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When Will My Toddler Understand Instructions?

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One of the most frustrating aspects of the toddler years for many parents is wondering if the child can understand you. Before their language skills develop and they can simply speak up, it's difficult to tell if what you're saying is getting through. It's easy to think your child is simply disobeying, but do you really know if he or she is aware of your requests? Read on to learn about toddler brain development.

Learning language

You've likely seen your child showing age-appropriate signs of understanding. These can range from knowing who mom and dad are to using gestures to signal he or she is hungry or wants to be picked up. Around nine months old is when most babies become aware of their name. At the one-year mark, it is common for babies to learn the meaning of words like "no" and "come here." These are very simple and repeated so often that young toddlers can easily understand their meaning. 

So, how do babies learn up until the point where they specifically know various words and sentences? These tiny humans are in tune to emotion. Newborns learn that adults respond to their own emotions and therefore connect actions like crying with being picked up. When babies learn to smile around six weeks old, they'll see how happy their parents get seeing that grin and continue to do it to get a positive response.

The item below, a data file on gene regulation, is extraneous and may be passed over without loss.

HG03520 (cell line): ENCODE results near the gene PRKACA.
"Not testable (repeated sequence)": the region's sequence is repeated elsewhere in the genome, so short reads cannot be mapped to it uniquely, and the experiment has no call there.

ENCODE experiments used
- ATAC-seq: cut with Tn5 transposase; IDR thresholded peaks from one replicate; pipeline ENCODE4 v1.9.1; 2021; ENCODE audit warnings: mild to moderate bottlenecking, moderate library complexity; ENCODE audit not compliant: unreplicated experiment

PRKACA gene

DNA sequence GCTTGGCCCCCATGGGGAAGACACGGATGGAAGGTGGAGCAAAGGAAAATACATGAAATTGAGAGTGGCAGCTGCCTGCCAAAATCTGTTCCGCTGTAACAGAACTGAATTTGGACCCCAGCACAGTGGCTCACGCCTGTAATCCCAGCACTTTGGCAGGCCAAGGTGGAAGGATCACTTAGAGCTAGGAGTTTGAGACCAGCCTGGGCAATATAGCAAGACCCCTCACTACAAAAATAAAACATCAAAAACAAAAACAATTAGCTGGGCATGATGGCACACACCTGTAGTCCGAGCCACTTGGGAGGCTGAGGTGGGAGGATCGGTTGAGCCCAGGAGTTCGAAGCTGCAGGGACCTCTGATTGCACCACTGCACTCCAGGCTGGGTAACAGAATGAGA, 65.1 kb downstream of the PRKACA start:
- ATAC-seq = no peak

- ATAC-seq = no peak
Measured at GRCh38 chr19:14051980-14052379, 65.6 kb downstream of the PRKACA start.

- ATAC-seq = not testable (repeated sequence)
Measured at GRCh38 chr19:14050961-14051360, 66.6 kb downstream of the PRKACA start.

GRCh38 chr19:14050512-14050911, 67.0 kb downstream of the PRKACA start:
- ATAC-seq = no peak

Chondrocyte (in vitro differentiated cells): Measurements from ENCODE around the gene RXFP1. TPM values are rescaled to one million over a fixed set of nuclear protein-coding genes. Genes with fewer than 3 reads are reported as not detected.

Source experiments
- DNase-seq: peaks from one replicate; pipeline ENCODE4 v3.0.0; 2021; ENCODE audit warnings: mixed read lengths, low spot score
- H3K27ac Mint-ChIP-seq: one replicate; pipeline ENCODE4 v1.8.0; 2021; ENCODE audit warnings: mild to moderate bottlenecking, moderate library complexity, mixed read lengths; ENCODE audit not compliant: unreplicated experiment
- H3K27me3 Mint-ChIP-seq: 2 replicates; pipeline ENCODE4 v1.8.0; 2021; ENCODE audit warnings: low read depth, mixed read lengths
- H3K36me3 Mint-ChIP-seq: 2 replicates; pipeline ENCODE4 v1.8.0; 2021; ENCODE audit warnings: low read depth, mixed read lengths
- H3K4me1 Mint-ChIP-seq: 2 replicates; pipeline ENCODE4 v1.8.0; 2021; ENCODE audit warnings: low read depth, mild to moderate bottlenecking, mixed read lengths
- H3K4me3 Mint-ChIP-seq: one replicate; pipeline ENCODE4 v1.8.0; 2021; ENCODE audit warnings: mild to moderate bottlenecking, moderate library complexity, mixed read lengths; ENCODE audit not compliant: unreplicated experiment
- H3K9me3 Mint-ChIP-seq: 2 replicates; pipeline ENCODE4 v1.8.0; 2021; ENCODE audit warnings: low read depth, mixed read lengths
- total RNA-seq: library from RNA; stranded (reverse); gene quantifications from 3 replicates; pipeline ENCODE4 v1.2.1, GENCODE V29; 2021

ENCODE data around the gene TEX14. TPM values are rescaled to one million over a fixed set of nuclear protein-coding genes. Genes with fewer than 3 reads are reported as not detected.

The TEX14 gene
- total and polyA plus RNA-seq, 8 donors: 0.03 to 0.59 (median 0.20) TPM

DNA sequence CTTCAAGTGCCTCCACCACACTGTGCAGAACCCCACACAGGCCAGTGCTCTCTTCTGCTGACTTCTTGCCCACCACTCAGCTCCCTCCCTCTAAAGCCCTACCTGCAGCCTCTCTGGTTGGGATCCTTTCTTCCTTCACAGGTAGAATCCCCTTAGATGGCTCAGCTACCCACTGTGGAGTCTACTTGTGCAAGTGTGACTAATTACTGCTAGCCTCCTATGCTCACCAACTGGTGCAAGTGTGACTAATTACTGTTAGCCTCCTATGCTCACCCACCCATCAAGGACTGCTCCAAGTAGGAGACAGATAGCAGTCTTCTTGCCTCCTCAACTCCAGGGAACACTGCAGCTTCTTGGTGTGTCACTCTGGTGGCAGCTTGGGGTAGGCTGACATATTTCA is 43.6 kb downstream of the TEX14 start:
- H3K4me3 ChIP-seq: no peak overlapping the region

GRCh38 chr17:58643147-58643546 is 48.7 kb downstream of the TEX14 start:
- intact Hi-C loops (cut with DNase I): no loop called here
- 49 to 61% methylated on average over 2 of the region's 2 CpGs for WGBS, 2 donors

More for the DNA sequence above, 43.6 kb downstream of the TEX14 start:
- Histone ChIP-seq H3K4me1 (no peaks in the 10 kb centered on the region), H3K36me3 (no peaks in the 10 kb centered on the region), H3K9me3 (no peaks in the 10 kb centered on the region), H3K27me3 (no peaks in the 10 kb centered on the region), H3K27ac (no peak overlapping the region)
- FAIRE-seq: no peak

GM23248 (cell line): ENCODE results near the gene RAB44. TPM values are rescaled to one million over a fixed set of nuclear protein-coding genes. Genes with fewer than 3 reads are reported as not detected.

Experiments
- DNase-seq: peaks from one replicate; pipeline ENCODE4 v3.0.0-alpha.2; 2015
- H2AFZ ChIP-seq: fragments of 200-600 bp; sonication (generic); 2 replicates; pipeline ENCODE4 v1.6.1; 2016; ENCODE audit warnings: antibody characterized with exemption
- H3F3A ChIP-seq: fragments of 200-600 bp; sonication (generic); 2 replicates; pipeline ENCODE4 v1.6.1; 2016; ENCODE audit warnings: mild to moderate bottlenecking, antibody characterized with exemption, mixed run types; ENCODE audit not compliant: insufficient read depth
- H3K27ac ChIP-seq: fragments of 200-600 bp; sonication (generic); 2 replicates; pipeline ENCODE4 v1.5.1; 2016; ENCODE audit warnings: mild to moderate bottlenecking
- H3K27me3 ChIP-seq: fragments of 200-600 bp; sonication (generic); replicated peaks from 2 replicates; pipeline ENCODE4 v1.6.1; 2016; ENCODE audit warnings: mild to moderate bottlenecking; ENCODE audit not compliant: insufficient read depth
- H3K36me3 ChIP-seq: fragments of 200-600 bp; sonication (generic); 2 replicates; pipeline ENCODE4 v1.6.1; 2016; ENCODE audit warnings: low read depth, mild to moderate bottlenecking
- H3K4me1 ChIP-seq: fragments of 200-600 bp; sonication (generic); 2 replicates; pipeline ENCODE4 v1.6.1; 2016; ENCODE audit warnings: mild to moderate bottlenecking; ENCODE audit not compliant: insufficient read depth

Another part of babies' understanding of emotion is learning different tones of voice. Similar to a how a dog reacts depending on your intonation, babies will quickly realize your happy and angry tones and respond to them.

Babies learn to understand more complex phrases between ages 2 and 3.

Understanding complex language

Between ages eight months and 12 months, simple requests such as, "Do you want more peas?" will receive an answer in the form of a "yes" or "no" or an action, like tossing the plate across the room. Directions that require multiple parts, like "Go find your hat and put it on," will be understood between two and three years old. At this time you should be able to ask who, what and where questions and receive an answer. "What did you do at daycare?" may lead to your child replying, "We play ball," for example. 

Encouraging early understanding

There is no universal age at which children reach certain milestones. Everyone is different, but there are ways to improve your baby's understanding. The best method is to talk to him or her frequently. The more words and phrases a child is exposed to, the better he or she will understand them. This is also true of older kids hearing bigger words. Using a more in-depth and expansive vocabulary starting at an early age can improve your kids' reading and language comprehension. 

Until your baby reaches an age where he or she understands directions, be sure to use simple phrases with few words. This will help him or her develop and reduce your frustration.

 
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